I'm a fairly amateur woodworker, and I'd like to make a particular box, a picture of which I keep seeing floating around. It seems reasonably simple, but I'm struggling a little with the legs. Two sides are straight, and the front is curved. enter image description here http://lumberjocks.com/assets/pictures/projects/341673.jpg

I'm not entirely sure how to do this, and there are no plans - just a picture. Anyone have thoughts? Router? Jig? Something else entirely?

  • Gee, silly me. When I saw this picture I thought it was a floor chest, trunk-sized box. A two inch slab top, heavy-duty hinges, and where can I get purple heart 4x4's. Not until I read the answers suggesting that a router might work did I realize this was probably a jewelry box.
    – Ast Pace
    Commented Mar 3, 2017 at 17:20

3 Answers 3


The problem is that once you've cut your first curve you lose that side as a flat, square reference surface for cutting the second curve with a bandsaw/router.

You can get around this easily by starting with your squared stock a couple of inches longer than the finished length. Draw the curves on the inside faces and cut out with a bandsaw. Don't cut (too much) into the extra lengths at each end - leave them square so you can use them to register against the bandsaw bed for cutting the second curve.

You could also make the curved cuts with a coping saw in which case the extra lengths at the ends can be used for clamping.

Finish by taking out the saw marks with a spokeshave or block plane and cutting to length.

Here's a crude image to show you what it would look like after the first curve was cut: enter image description here

  • This would be a good way to solve a cutting problem in which all four faces of the legs were curved, but, since two adjoining faces of each leg remain flat; this is not necessary.
    – Ast Pace
    Commented Mar 3, 2017 at 17:06
  • It isn't 100% necessary but this way you can have the first curve faced down on the bandsaw bed and have the cut line for your second curve facing upwards and on a flat face. Otherwise you have to draw your cut line for the second curve on a curved surface which is awkward/doesn't work with a rigid template etc.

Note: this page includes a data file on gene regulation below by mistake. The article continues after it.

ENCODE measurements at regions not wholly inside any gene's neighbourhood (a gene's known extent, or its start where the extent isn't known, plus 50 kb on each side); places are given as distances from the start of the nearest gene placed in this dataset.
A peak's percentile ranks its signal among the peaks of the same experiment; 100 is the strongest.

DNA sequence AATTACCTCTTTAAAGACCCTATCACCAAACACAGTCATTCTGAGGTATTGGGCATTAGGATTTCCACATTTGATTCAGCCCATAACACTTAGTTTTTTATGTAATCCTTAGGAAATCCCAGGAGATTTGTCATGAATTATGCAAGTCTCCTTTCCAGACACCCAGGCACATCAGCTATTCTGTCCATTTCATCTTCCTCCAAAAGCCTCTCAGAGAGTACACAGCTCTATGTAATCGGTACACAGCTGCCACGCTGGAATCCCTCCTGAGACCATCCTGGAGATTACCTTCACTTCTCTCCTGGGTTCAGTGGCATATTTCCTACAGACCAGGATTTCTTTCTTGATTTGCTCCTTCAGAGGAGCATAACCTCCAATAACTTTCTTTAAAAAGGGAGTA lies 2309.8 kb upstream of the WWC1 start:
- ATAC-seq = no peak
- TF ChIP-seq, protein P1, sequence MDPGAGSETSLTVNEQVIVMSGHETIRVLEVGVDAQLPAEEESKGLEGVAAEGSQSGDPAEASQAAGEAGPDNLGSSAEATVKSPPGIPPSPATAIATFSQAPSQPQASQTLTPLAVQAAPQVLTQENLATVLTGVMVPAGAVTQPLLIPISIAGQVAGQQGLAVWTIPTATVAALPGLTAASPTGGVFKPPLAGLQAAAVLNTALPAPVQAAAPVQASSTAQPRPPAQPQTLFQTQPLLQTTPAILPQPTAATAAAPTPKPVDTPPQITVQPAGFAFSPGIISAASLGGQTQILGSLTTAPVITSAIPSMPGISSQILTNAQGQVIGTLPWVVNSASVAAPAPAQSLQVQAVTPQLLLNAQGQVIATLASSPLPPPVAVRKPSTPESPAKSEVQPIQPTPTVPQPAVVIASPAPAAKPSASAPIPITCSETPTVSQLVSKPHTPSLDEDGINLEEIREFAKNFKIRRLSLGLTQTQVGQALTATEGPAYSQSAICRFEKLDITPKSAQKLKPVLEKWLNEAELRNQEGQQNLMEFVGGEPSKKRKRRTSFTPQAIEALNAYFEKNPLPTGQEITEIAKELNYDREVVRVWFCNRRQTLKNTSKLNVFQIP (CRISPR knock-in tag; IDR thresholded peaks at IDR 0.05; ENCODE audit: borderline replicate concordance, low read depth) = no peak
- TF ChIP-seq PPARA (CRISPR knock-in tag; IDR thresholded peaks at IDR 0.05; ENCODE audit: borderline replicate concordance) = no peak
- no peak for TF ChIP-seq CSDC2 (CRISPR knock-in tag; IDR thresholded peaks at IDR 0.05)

– Jambo
    Commented Mar 4, 2017 at 0:09
  • Also if you were using a router table and template to cut the curves you would need to do it this way.
    – Jambo
    Commented Mar 4, 2017 at 0:11

Power tools
I guess the standard way to do this sort of thing these days is with a bandsaw. And keeping the first waste piece cut from each piece can prove very helpful with this method so that you can tape it back into position to provide support for the piece when you cut the second curve.

As long as the wood isn't too hard or the legs too big I think you could do much the same using a scroll saw, even though they are not ideally suited to cuts of this kind.

Not that I'd recommend it but the entire shaping job could be done using a belt sander, starting with a very coarse grit (i.e. nothing finer than 60).

Hand tools
In theory the same basic method as used with the bandsaw could be used with any curve-cutting hand saw (e.g. jigsaw or bow saw) as long as you can work out a suitable way to hold the workpieces for cutting, using one or more clamps or a vice.

But because these are relatively small and not complex like a cabriole leg I'd be tempted to do this type and amount of shaping without recourse to a saw. There are a few options here:

  • Use a 2"/50mm chisel to hog off the bulk of the wood that needs to be removed and then refine using a spokeshave.

  • Do all the work with a spokeshave. Relatively slow but definitely doable if needed.

  • Scrub/roughing plane to waste the majority of the wood and then switch to a smoothing plane or block plane to complete the shaping. With a bit of practice this is a surprisingly fast method (only minutes per side) and if you do the smooth-planing well no further work would be needed on the curved surfaces and the legs would be ready for finishing.

  • Use one or more rasps to remove the bulk of the wood, then switch to files to smooth. I wouldn't recommend this method as it would be the most labour intensive and slowest, but it is possible to do it this way if other tools aren't available. Make sure you've had your Wheaties that morning if you go this route!

Final smoothing
Regardless of the shaping method chosen as much final smoothing as is needed could be done with some combination of file work, scraping and sanding (sand using a firm block to protect against accidentally rounding corners).

Obviously a stationary belt sander could be used for this as well if you have one.

Templates for consistency
In all cases a cut out template in stout card or hardboard would be a very good idea. For the bandsaw method this becomes your master template to draw the required shape on each facet of every leg, and for the hand-tool methods it can be held against the legs during shaping to check progress.


Having just completed a series of decorative boxes with many variations on your curved legs I found that the easiest way to establish the curves for small pieces was to mark the curves on the blocks and use a belt sander table to define the curves on each face. I can also see using a hand saw or band saw to cut the curves and then filing and sanding them to a finished surface.

Your Answer

By clicking “Post Your Answer”, you agree to our terms of service and acknowledge you have read our privacy policy.

Not the answer you're looking for? Browse other questions tagged or ask your own question.